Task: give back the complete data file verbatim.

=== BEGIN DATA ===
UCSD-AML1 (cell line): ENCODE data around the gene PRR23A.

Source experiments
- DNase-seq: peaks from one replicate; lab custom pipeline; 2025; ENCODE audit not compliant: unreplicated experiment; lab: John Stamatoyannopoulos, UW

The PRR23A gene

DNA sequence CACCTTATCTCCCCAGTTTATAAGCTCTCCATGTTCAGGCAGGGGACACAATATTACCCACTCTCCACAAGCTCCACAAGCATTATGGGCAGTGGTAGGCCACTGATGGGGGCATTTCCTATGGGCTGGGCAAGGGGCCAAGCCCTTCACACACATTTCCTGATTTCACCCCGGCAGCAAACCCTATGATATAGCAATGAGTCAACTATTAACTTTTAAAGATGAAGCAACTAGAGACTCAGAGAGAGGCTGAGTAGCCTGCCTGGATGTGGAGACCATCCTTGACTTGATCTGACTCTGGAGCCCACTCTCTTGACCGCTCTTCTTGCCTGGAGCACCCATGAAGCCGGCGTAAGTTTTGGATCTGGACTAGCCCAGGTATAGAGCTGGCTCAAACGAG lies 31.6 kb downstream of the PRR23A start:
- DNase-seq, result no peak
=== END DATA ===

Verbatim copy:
UCSD-AML1 (cell line): ENCODE data around the gene PRR23A.

Source experiments
- DNase-seq: peaks from one replicate; lab custom pipeline; 2025; ENCODE audit not compliant: unreplicated experiment; lab: John Stamatoyannopoulos, UW

The PRR23A gene

DNA sequence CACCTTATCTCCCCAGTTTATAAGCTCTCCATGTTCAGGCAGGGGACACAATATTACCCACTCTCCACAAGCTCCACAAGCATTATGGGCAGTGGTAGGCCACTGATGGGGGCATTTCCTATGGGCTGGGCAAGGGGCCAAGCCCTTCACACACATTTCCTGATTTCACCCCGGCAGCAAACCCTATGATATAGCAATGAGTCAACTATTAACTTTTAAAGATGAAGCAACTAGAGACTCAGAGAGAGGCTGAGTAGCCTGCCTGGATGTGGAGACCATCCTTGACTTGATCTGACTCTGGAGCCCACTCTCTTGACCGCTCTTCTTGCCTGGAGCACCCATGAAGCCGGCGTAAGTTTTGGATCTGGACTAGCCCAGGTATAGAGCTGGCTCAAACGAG lies 31.6 kb downstream of the PRR23A start:
- DNase-seq, result no peak